The appellate court noted that although the plaintiff alleged that the referring cardiologist deviated from the standard of care, she presented no evidence establishing the standard of care governing a referring doctor's obligation to convey information to a specialist. The plaintiff’s expert testimony addressed only the treating physician’s failure to obtain sufficient information about the patient's condition and his medications before proceeding with the RFA, and failed to discuss the standard of care applicable to the referring cardiologist to convey this information. The court stated: “There is no question that expert testimony on the standard of care is essential to establish medical negligence in all but the rare cases where a deviation is sufficiently obvious to fall within the common knowledge of an ordinary person.” The court determined that the plaintiff’s allegation involved an assessment of what information would be material to the specialist and whether the referring doctor would be expected to know what was material to the specialist. In the absence of expert evidence on those points, the appellate court concluded, the referring physician was entitled to summary judgment. It affirmed the trial court’s decision. The appellate court also affirmed the trial court’s dismissal of the informed consent claims against the treating physician at the close of the plaintiff’s case, noting that the plaintiff had failed to present any expert testimony or other acceptable evidence of the risks or alternatives to the RFA procedure that were known to the medical community, or any evidence from which a reasonable jury could conclude that a reasonable patient in the patient's condition would have opted not to have the RFA if properly informed. See: Hand v. St. Michael's Medical Center, 2013 WL 1953661 (N.J.Super.A.D., May 14, 2013), cert. denied, 216 N.J. 7 (N.J., Oct. 03, 2013) (not designated for publication).

Liability for False Claims

Litigation related to unnecessary cardiac procedures may be based on allegations of false claims against the government. See generally: False pretense: presentation of and attempt to establish fraudulent claim against governmental agency, 21 A.L.R. 180. Claims involving federal agencies – for example, those involving unnecessary cardiac procedures paid for by Medicare – may be brought under the federal False Claims Act (FCA), which imposes civil liability on any person or entity who submits a false or fraudulent claim for payment to the federal government. See generally: Proof of Violation Under the False Claims Act, 78 Am. Jur. Proof of Facts 3d 357; Proof of Unnecessary Cardiac Procedures, 129 Am. Jur. Proof of Facts 3d 1.

 

A court found that plaintiffs, who alleged that a physician engaged in a number of unnecessary cardiac procedures, qualified as relators with direct knowledge sufficient to state a claim under the False Claims Act. The plaintiffs alleged that they had personal knowledge of the physician engaging in a number of unnecessary cardiac procedures, including: (1) echocardiograms; (2) electrophysiologic studies; (3) Head Upright Tilt Tests; and (4) other treatments of arrhythmia by ablation, cryoablation, or implantation of an electronic device, such as a pacemaker, AIC, Biventricular AICD or Biventricular pacemaker. They alleged that overuse of these procedures resulted in significantly increased costs to the federal government and significantly increased profits for the offending health care providers, and that the physician “over-utilized these procedures for the sole purpose of increasing the amount of physician and hospital reimbursements paid by Medicare and other federally-funded programs.” The court therefore denied the providers’ motion to dismiss the claims. See: Burkes v. Dylewski, 2016 WL 9526685 (S.D.Fla., Jun. 30, 2016) (not designated for publication).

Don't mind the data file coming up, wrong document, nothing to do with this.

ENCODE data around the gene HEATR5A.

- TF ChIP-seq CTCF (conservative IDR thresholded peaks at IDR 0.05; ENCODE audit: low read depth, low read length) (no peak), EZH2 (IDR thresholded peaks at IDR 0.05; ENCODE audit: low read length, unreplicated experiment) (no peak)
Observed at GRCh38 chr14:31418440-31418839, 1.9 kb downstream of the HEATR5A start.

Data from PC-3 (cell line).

Claims that health care providers submitted false or fraudulent claims to Medicare, Medicaid, TRICARE, and other federal health insurance programs for medically unnecessary surgical procedures, thereby violating the False Claims Act, were dismissed for lack of jurisdiction. The court noted that a provision of the FCA imposed a limitation on subject matter jurisdiction for cases based on publicly disclosed information. This limitation required the person bringing the action to be an “original source” of the information on which the action was based. The statute defined “original source” as “an individual who has direct and independent knowledge of the information on which the allegations are based and has voluntarily provided the information to the Government before filing an action under this section which is based on the information.” The court concluded that, in this case, there had been a public disclosure of the information on which the claim was based, and neither of the relators had sufficient direct and independent knowledge to qualify as an “original source.” It therefore dismissed the claims for lack of jurisdiction. See: U.S. ex rel. Montgomery v. St. Edward Mercy Medical Center, 2007 WL 2904111 (E.D.Ark., Sep. 28, 2007) (not designated for publication).